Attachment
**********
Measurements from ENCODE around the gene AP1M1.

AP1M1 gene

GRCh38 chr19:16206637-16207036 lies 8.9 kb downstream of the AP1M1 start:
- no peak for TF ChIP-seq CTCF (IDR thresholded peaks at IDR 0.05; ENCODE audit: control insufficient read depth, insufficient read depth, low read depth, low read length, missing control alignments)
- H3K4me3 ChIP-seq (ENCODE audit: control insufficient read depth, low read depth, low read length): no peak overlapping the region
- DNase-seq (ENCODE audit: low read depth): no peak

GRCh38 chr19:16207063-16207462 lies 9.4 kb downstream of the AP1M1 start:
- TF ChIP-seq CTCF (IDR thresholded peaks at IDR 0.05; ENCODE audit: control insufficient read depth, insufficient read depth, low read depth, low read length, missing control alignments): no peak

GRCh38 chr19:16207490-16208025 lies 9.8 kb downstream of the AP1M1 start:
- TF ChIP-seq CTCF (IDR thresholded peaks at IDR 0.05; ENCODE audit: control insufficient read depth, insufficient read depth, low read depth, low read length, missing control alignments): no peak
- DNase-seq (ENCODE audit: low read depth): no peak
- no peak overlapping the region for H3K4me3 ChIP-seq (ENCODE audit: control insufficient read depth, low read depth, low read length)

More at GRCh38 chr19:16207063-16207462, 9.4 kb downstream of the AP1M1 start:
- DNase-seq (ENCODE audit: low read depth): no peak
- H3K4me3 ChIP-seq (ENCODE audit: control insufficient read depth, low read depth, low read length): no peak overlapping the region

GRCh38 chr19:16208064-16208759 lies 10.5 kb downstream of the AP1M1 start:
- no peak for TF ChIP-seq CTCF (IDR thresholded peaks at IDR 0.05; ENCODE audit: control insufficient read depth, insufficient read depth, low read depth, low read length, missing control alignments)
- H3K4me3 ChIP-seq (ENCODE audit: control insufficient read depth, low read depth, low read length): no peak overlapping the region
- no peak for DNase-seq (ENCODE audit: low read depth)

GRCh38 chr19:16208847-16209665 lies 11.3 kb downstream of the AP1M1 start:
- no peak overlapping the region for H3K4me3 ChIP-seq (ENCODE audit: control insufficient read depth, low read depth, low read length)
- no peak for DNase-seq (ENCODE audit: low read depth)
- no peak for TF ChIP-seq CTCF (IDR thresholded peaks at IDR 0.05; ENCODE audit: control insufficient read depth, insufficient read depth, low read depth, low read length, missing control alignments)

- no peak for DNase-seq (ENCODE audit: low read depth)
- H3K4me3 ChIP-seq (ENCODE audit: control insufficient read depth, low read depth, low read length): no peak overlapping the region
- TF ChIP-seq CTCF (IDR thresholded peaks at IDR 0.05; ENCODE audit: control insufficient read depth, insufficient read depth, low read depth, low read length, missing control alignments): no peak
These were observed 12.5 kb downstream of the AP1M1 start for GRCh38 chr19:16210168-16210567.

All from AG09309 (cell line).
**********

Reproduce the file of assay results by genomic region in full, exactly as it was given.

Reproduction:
Measurements from ENCODE around the gene AP1M1.

AP1M1 gene

GRCh38 chr19:16206637-16207036 lies 8.9 kb downstream of the AP1M1 start:
- no peak for TF ChIP-seq CTCF (IDR thresholded peaks at IDR 0.05; ENCODE audit: control insufficient read depth, insufficient read depth, low read depth, low read length, missing control alignments)
- H3K4me3 ChIP-seq (ENCODE audit: control insufficient read depth, low read depth, low read length): no peak overlapping the region
- DNase-seq (ENCODE audit: low read depth): no peak

GRCh38 chr19:16207063-16207462 lies 9.4 kb downstream of the AP1M1 start:
- TF ChIP-seq CTCF (IDR thresholded peaks at IDR 0.05; ENCODE audit: control insufficient read depth, insufficient read depth, low read depth, low read length, missing control alignments): no peak

GRCh38 chr19:16207490-16208025 lies 9.8 kb downstream of the AP1M1 start:
- TF ChIP-seq CTCF (IDR thresholded peaks at IDR 0.05; ENCODE audit: control insufficient read depth, insufficient read depth, low read depth, low read length, missing control alignments): no peak
- DNase-seq (ENCODE audit: low read depth): no peak
- no peak overlapping the region for H3K4me3 ChIP-seq (ENCODE audit: control insufficient read depth, low read depth, low read length)

More at GRCh38 chr19:16207063-16207462, 9.4 kb downstream of the AP1M1 start:
- DNase-seq (ENCODE audit: low read depth): no peak
- H3K4me3 ChIP-seq (ENCODE audit: control insufficient read depth, low read depth, low read length): no peak overlapping the region

GRCh38 chr19:16208064-16208759 lies 10.5 kb downstream of the AP1M1 start:
- no peak for TF ChIP-seq CTCF (IDR thresholded peaks at IDR 0.05; ENCODE audit: control insufficient read depth, insufficient read depth, low read depth, low read length, missing control alignments)
- H3K4me3 ChIP-seq (ENCODE audit: control insufficient read depth, low read depth, low read length): no peak overlapping the region
- no peak for DNase-seq (ENCODE audit: low read depth)

GRCh38 chr19:16208847-16209665 lies 11.3 kb downstream of the AP1M1 start:
- no peak overlapping the region for H3K4me3 ChIP-seq (ENCODE audit: control insufficient read depth, low read depth, low read length)
- no peak for DNase-seq (ENCODE audit: low read depth)
- no peak for TF ChIP-seq CTCF (IDR thresholded peaks at IDR 0.05; ENCODE audit: control insufficient read depth, insufficient read depth, low read depth, low read length, missing control alignments)

- no peak for DNase-seq (ENCODE audit: low read depth)
- H3K4me3 ChIP-seq (ENCODE audit: control insufficient read depth, low read depth, low read length): no peak overlapping the region
- TF ChIP-seq CTCF (IDR thresholded peaks at IDR 0.05; ENCODE audit: control insufficient read depth, insufficient read depth, low read depth, low read length, missing control alignments): no peak
These were observed 12.5 kb downstream of the AP1M1 start for GRCh38 chr19:16210168-16210567.

All from AG09309 (cell line).